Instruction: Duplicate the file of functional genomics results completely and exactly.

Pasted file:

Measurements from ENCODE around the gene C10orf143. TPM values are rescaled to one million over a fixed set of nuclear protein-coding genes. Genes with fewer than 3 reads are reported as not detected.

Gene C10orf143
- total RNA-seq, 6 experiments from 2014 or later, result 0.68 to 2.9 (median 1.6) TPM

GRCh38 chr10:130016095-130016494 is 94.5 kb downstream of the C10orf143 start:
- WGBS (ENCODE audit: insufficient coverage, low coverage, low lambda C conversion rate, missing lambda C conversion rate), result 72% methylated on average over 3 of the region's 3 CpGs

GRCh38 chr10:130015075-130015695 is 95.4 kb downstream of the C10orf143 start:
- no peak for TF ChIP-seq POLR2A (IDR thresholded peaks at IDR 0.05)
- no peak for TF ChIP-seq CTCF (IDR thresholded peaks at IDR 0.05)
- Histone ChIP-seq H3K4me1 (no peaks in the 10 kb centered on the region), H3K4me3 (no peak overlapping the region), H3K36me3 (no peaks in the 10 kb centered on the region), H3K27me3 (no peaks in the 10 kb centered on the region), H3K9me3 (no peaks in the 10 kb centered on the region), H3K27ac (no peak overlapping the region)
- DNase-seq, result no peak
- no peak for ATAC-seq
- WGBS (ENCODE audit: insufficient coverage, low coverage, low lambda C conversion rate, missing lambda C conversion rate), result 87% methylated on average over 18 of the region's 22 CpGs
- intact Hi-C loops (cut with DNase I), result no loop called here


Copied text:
Measurements from ENCODE around the gene C10orf143. TPM values are rescaled to one million over a fixed set of nuclear protein-coding genes. Genes with fewer than 3 reads are reported as not detected.

Gene C10orf143
- total RNA-seq, 6 experiments from 2014 or later, result 0.68 to 2.9 (median 1.6) TPM

GRCh38 chr10:130016095-130016494 is 94.5 kb downstream of the C10orf143 start:
- WGBS (ENCODE audit: insufficient coverage, low coverage, low lambda C conversion rate, missing lambda C conversion rate), result 72% methylated on average over 3 of the region's 3 CpGs

GRCh38 chr10:130015075-130015695 is 95.4 kb downstream of the C10orf143 start:
- no peak for TF ChIP-seq POLR2A (IDR thresholded peaks at IDR 0.05)
- no peak for TF ChIP-seq CTCF (IDR thresholded peaks at IDR 0.05)
- Histone ChIP-seq H3K4me1 (no peaks in the 10 kb centered on the region), H3K4me3 (no peak overlapping the region), H3K36me3 (no peaks in the 10 kb centered on the region), H3K27me3 (no peaks in the 10 kb centered on the region), H3K9me3 (no peaks in the 10 kb centered on the region), H3K27ac (no peak overlapping the region)
- DNase-seq, result no peak
- no peak for ATAC-seq
- WGBS (ENCODE audit: insufficient coverage, low coverage, low lambda C conversion rate, missing lambda C conversion rate), result 87% methylated on average over 18 of the region's 22 CpGs
- intact Hi-C loops (cut with DNase I), result no loop called here